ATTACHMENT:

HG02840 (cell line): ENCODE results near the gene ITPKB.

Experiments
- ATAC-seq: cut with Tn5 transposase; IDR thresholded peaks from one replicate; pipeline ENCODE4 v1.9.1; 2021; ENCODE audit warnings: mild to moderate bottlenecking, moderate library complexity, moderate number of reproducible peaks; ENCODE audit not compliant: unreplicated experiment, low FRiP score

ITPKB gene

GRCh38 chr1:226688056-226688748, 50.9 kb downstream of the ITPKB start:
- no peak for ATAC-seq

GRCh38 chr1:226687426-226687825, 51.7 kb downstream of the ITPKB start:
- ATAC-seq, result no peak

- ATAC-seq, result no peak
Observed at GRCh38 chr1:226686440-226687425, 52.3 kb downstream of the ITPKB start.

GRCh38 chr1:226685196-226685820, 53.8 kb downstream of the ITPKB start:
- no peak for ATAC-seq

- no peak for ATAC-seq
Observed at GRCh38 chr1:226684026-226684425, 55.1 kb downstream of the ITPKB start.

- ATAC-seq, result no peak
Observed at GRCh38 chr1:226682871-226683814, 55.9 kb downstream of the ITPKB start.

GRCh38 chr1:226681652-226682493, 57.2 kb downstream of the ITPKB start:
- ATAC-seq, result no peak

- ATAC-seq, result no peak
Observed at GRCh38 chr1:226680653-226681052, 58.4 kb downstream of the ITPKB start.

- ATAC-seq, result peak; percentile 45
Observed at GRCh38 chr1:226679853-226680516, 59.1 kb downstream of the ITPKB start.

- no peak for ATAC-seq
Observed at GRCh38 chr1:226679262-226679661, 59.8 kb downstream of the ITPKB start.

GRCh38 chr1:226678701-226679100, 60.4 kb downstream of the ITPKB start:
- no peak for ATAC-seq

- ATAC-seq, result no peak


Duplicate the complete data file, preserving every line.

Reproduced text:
HG02840 (cell line): ENCODE results near the gene ITPKB.

Experiments
- ATAC-seq: cut with Tn5 transposase; IDR thresholded peaks from one replicate; pipeline ENCODE4 v1.9.1; 2021; ENCODE audit warnings: mild to moderate bottlenecking, moderate library complexity, moderate number of reproducible peaks; ENCODE audit not compliant: unreplicated experiment, low FRiP score

ITPKB gene

GRCh38 chr1:226688056-226688748, 50.9 kb downstream of the ITPKB start:
- no peak for ATAC-seq

GRCh38 chr1:226687426-226687825, 51.7 kb downstream of the ITPKB start:
- ATAC-seq, result no peak

- ATAC-seq, result no peak
Observed at GRCh38 chr1:226686440-226687425, 52.3 kb downstream of the ITPKB start.

GRCh38 chr1:226685196-226685820, 53.8 kb downstream of the ITPKB start:
- no peak for ATAC-seq

- no peak for ATAC-seq
Observed at GRCh38 chr1:226684026-226684425, 55.1 kb downstream of the ITPKB start.

- ATAC-seq, result no peak
Observed at GRCh38 chr1:226682871-226683814, 55.9 kb downstream of the ITPKB start.

GRCh38 chr1:226681652-226682493, 57.2 kb downstream of the ITPKB start:
- ATAC-seq, result no peak

- ATAC-seq, result no peak
Observed at GRCh38 chr1:226680653-226681052, 58.4 kb downstream of the ITPKB start.

- ATAC-seq, result peak; percentile 45
Observed at GRCh38 chr1:226679853-226680516, 59.1 kb downstream of the ITPKB start.

- no peak for ATAC-seq
Observed at GRCh38 chr1:226679262-226679661, 59.8 kb downstream of the ITPKB start.

GRCh38 chr1:226678701-226679100, 60.4 kb downstream of the ITPKB start:
- no peak for ATAC-seq

- ATAC-seq, result no peak